Dividing the land : early American beginnings of our private property mosaic by Edward T. Price (Chicago : University of Chicago Press, 1995) is an exceptional resource to understand the use of land in the early American Colonies. Price argues that the means and method of “dividing the land” was very contingent upon the nature of each community and colony. Form follows function.
In New England the communities were often settled by religious communities seeking refuge and hoping to build a tight knit egalitarian, almost Utopian, community. The towns were plotted and organized to support a small farmer, community-based, town-centric environment. Small plots, community centers (town squares), and communal property (pasture land, commons) were all hallmarks.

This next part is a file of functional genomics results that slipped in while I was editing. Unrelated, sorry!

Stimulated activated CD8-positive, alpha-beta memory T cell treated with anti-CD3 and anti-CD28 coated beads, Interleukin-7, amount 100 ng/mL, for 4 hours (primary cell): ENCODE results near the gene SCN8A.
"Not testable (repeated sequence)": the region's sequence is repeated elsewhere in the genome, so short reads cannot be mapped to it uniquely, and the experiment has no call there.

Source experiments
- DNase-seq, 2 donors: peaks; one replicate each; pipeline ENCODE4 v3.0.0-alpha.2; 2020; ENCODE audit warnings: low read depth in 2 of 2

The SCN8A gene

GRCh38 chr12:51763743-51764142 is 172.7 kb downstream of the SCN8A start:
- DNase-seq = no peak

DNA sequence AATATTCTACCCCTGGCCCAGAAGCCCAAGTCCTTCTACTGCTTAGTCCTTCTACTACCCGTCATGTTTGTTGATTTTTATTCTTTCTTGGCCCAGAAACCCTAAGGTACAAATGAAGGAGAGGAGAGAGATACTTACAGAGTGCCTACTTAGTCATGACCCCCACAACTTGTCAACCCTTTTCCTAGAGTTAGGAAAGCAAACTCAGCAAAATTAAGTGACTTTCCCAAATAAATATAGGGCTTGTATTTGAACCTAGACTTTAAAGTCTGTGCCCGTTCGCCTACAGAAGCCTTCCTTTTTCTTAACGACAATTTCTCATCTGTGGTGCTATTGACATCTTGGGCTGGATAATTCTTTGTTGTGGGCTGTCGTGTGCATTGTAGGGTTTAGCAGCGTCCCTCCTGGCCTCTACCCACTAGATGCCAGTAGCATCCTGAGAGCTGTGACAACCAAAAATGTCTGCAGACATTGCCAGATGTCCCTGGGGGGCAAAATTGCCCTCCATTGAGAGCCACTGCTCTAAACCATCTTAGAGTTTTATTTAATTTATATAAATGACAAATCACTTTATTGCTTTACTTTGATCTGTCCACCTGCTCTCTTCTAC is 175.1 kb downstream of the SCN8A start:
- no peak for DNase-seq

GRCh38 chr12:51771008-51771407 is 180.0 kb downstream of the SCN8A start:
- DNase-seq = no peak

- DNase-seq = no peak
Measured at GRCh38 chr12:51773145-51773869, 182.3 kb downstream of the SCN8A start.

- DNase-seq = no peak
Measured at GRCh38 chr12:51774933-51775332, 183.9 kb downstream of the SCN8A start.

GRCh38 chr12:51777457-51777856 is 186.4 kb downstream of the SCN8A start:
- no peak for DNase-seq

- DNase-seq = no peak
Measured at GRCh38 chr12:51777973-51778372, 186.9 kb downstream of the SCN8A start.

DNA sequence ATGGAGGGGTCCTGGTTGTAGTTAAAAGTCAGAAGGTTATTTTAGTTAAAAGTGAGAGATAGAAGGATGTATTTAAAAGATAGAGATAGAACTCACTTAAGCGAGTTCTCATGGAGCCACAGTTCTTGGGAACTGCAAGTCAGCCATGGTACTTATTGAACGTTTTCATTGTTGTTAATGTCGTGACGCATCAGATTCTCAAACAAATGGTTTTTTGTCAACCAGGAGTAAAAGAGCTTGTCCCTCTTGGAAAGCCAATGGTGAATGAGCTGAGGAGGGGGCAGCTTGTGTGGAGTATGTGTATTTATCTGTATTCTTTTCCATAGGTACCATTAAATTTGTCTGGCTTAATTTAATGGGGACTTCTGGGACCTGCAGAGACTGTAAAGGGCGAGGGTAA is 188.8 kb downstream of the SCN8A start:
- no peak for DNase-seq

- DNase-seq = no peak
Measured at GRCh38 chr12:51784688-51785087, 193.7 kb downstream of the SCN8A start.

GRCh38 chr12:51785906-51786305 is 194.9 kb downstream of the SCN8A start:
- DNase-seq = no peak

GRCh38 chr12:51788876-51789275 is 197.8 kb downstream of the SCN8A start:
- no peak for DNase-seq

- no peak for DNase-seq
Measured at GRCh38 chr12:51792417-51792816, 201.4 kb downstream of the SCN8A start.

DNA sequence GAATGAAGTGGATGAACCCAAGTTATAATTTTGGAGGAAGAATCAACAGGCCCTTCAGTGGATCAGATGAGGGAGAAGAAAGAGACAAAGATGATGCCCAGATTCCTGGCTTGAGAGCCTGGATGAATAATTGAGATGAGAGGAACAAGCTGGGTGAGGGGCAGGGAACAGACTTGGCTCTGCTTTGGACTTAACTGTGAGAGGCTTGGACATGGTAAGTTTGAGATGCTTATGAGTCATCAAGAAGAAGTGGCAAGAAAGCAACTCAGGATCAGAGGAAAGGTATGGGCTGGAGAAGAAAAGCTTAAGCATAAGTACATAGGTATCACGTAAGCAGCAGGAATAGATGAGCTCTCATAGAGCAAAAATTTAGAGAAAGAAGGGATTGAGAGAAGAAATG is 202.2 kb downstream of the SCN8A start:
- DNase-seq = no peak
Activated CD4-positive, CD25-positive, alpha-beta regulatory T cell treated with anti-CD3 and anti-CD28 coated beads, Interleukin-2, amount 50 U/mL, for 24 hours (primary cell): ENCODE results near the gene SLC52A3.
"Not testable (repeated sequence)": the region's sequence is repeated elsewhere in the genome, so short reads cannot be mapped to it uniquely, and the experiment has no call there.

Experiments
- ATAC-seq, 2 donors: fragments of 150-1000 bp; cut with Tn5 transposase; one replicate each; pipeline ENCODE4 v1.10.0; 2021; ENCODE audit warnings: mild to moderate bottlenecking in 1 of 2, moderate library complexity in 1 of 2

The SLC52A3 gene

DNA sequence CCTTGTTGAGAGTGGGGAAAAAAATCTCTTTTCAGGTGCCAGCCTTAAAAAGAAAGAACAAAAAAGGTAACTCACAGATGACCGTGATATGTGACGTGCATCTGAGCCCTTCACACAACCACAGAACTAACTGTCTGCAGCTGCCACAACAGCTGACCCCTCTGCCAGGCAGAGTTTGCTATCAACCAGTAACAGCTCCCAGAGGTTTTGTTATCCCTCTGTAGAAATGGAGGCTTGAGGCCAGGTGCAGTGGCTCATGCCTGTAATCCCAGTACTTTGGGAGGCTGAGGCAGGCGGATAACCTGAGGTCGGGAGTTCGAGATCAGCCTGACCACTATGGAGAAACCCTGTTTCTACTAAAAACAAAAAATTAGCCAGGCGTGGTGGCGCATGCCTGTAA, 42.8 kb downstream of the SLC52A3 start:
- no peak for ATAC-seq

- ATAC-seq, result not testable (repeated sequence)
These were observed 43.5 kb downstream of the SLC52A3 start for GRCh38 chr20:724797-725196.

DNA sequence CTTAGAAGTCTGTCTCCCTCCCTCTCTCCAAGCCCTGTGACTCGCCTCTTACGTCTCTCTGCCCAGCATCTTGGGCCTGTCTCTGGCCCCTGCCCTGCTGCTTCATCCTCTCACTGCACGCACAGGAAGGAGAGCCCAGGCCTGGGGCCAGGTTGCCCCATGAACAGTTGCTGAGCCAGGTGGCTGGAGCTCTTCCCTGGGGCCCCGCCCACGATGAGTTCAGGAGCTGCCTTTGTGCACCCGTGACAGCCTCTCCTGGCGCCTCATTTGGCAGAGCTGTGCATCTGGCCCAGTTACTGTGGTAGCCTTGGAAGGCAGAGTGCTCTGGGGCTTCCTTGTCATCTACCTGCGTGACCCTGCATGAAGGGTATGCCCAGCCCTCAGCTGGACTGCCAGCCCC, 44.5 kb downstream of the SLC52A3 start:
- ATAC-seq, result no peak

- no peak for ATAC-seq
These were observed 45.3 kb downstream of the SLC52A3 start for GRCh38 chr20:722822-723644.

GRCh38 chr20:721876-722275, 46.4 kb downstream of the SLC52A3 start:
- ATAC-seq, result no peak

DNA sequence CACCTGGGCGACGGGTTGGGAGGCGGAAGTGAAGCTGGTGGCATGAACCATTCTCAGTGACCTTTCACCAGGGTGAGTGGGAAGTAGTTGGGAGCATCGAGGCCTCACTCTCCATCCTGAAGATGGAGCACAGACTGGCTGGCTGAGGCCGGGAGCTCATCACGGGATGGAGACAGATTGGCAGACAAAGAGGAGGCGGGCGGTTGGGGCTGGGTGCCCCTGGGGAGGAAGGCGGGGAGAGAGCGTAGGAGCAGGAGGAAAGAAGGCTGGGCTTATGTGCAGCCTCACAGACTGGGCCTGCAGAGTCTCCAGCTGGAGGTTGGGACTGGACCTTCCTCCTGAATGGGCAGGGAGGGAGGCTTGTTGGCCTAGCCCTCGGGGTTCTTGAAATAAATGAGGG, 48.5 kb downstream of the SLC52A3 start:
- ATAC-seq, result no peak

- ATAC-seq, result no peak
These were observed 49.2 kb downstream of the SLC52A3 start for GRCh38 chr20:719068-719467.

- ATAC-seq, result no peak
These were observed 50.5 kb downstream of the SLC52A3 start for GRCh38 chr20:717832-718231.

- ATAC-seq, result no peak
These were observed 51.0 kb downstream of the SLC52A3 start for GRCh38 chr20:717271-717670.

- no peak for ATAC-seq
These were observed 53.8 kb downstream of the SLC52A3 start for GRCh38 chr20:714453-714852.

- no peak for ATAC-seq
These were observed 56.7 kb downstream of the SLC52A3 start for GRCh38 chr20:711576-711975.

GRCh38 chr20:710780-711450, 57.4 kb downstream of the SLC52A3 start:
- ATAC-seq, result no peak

Look at this New England town. Notice the size of the farms in relation to the legend marking one mile and the “cow common.” It’s clear that the layout is designed to support an integrated community that relies on each other for survival.
Compare the above with this map of Westerfield, Connecticut. “Everyone” wanted riverfront property for ease of transportation. As a result on one side of the river you have the small town plots, and on the other side you have “long lots,” very thin, long lots with river access.
Isn’t it just fascinating how the needs of the community were the guiding force behind the layout of the town, the size of the properties, and their orientation to the river.
Next post I’ll show you what happened outside of New England. It’s a whole different story.